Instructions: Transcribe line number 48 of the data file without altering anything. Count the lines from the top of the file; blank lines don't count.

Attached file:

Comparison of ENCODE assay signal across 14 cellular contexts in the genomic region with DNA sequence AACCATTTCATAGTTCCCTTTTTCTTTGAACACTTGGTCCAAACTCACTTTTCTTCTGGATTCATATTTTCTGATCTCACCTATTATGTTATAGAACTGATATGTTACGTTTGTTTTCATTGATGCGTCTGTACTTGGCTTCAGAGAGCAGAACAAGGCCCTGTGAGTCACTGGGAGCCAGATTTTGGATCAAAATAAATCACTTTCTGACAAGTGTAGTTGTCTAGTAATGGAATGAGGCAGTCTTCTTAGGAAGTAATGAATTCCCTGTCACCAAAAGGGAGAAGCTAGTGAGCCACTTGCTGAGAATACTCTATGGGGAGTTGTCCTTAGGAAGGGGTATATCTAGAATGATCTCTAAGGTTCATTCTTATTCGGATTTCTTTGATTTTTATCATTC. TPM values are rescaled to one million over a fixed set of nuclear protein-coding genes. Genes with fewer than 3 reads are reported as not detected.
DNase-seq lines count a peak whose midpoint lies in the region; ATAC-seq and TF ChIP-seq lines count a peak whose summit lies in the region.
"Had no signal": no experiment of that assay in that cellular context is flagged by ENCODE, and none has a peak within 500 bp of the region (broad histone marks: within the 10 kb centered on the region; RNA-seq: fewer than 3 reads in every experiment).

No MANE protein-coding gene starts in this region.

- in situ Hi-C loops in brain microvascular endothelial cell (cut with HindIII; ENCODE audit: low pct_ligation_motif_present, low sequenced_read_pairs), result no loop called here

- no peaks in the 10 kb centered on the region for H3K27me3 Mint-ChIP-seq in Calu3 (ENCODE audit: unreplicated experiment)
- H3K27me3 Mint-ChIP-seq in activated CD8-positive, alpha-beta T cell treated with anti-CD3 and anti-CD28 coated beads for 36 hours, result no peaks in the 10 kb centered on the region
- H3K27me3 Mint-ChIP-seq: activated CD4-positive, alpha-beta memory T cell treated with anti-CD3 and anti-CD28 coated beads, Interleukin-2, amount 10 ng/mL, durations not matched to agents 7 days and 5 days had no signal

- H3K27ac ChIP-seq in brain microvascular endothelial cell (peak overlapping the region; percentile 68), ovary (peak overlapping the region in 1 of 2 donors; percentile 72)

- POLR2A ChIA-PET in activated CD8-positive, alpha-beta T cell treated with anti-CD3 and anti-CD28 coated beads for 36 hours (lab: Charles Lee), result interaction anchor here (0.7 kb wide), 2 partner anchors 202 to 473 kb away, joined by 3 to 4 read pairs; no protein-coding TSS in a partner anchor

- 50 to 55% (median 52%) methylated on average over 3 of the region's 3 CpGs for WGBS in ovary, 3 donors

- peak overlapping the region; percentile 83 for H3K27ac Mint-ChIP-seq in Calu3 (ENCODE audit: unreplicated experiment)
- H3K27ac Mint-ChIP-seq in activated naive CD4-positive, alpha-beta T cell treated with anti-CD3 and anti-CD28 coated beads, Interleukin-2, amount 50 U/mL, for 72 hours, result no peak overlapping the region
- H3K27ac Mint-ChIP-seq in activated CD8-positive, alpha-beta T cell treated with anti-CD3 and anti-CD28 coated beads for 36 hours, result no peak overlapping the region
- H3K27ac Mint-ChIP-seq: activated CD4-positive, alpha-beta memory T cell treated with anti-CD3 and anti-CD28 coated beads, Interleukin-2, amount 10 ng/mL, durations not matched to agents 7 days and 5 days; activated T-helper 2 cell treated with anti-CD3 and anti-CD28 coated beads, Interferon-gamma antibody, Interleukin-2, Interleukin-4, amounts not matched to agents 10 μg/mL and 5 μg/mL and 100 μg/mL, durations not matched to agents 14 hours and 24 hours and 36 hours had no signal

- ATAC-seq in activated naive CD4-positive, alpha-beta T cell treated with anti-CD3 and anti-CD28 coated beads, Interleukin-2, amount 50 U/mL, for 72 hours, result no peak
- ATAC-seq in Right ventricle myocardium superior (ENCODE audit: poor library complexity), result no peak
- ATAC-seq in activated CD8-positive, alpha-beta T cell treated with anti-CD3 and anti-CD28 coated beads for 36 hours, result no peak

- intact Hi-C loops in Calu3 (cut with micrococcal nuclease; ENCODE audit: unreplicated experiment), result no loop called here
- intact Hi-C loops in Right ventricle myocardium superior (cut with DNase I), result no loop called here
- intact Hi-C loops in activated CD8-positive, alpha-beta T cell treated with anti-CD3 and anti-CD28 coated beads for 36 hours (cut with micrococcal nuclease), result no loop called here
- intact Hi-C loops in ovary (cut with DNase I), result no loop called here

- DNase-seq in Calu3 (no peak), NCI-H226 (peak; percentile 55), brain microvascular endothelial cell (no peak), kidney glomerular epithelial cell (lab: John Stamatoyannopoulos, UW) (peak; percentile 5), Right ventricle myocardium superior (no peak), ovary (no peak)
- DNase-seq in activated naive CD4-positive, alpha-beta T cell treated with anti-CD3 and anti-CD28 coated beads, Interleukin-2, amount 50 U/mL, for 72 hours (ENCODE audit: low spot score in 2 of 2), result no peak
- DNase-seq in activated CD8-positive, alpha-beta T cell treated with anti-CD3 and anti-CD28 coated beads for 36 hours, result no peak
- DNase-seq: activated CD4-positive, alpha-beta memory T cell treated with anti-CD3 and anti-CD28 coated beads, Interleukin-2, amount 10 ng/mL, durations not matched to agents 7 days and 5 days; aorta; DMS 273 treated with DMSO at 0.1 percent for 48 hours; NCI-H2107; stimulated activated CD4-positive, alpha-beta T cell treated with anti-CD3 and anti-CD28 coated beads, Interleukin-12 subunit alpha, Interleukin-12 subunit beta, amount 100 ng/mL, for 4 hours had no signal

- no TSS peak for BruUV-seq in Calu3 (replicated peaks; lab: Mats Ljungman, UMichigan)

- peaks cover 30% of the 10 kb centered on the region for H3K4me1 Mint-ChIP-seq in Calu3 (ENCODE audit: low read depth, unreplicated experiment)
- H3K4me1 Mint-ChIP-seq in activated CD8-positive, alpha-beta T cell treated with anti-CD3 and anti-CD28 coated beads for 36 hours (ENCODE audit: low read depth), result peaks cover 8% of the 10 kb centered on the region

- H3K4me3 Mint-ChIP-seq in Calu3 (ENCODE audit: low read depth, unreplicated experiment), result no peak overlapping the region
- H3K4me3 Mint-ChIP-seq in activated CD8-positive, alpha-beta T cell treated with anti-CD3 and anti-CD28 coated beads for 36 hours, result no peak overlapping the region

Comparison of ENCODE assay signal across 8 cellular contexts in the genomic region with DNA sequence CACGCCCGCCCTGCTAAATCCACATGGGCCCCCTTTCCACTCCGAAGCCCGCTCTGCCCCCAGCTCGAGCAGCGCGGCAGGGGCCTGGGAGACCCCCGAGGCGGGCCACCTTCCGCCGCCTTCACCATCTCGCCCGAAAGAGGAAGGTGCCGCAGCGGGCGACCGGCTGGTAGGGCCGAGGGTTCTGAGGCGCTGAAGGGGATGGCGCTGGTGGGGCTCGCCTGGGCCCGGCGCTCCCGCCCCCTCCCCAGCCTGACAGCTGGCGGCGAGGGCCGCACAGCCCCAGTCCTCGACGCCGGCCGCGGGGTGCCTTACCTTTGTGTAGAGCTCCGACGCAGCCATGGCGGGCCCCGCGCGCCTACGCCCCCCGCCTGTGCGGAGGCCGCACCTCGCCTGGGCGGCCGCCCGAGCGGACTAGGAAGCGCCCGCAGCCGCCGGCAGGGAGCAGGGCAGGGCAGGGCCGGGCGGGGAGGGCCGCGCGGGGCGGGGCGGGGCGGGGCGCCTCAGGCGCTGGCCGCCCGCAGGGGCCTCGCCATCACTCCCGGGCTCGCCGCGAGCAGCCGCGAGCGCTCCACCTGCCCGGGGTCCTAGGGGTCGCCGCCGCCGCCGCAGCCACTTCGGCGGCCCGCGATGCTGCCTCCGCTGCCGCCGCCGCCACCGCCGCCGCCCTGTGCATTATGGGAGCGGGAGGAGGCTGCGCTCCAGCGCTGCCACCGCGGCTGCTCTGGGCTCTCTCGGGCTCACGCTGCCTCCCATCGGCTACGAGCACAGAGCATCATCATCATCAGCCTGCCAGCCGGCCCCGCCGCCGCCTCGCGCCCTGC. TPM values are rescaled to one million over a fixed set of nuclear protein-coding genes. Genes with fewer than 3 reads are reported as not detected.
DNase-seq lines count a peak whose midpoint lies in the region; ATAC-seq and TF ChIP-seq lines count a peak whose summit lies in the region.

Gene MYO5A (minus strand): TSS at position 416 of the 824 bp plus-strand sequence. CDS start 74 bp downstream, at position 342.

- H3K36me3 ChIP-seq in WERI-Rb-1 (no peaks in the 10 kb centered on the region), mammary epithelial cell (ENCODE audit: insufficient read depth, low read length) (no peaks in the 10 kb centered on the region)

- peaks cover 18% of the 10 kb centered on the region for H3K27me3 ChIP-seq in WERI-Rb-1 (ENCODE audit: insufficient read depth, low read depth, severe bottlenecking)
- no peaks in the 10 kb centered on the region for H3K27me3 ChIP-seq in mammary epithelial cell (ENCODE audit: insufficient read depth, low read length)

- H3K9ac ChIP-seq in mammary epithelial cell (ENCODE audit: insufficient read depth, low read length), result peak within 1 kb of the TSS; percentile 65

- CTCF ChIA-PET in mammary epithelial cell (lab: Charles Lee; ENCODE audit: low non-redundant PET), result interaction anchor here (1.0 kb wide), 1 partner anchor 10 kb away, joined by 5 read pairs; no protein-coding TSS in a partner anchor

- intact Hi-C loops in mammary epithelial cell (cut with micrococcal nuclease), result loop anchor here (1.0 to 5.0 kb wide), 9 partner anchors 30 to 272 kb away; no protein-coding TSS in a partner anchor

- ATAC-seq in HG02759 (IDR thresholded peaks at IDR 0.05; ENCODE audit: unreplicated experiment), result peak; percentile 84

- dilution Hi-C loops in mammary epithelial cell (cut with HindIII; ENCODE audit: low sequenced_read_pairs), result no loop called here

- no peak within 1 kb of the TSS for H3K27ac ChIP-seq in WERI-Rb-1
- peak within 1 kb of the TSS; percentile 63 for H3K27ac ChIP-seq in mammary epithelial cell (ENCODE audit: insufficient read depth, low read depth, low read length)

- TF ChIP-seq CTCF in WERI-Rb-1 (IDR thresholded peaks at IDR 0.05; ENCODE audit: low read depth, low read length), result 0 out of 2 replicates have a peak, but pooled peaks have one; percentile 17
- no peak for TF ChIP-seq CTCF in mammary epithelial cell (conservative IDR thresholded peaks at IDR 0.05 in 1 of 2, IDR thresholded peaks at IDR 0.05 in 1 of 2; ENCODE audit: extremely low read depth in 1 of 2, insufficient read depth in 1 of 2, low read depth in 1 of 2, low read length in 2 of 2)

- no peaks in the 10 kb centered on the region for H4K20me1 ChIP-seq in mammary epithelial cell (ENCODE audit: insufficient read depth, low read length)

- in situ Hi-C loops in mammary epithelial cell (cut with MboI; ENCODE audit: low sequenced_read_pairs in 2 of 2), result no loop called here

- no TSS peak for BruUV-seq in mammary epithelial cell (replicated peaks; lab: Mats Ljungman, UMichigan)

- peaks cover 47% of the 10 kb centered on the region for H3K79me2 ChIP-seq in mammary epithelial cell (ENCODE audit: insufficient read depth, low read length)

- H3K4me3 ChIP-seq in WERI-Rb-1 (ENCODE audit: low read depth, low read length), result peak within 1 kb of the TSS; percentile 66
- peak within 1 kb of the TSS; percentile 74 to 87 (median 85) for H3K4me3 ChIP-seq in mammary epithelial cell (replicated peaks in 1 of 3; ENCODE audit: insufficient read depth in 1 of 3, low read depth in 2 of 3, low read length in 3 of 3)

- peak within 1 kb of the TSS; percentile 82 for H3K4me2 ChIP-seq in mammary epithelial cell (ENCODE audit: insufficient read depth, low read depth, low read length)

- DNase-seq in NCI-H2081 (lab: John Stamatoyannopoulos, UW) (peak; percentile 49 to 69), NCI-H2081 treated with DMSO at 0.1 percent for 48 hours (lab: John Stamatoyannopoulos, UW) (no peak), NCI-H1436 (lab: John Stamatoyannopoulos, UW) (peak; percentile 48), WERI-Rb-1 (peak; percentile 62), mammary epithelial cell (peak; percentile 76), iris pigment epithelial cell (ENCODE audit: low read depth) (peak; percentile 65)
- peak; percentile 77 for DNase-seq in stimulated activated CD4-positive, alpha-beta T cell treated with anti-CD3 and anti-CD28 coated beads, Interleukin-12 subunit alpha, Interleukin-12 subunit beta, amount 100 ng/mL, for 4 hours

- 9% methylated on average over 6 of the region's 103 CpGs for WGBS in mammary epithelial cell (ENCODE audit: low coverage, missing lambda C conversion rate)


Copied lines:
- in situ Hi-C loops in mammary epithelial cell (cut with MboI; ENCODE audit: low sequenced_read_pairs in 2 of 2), result no loop called here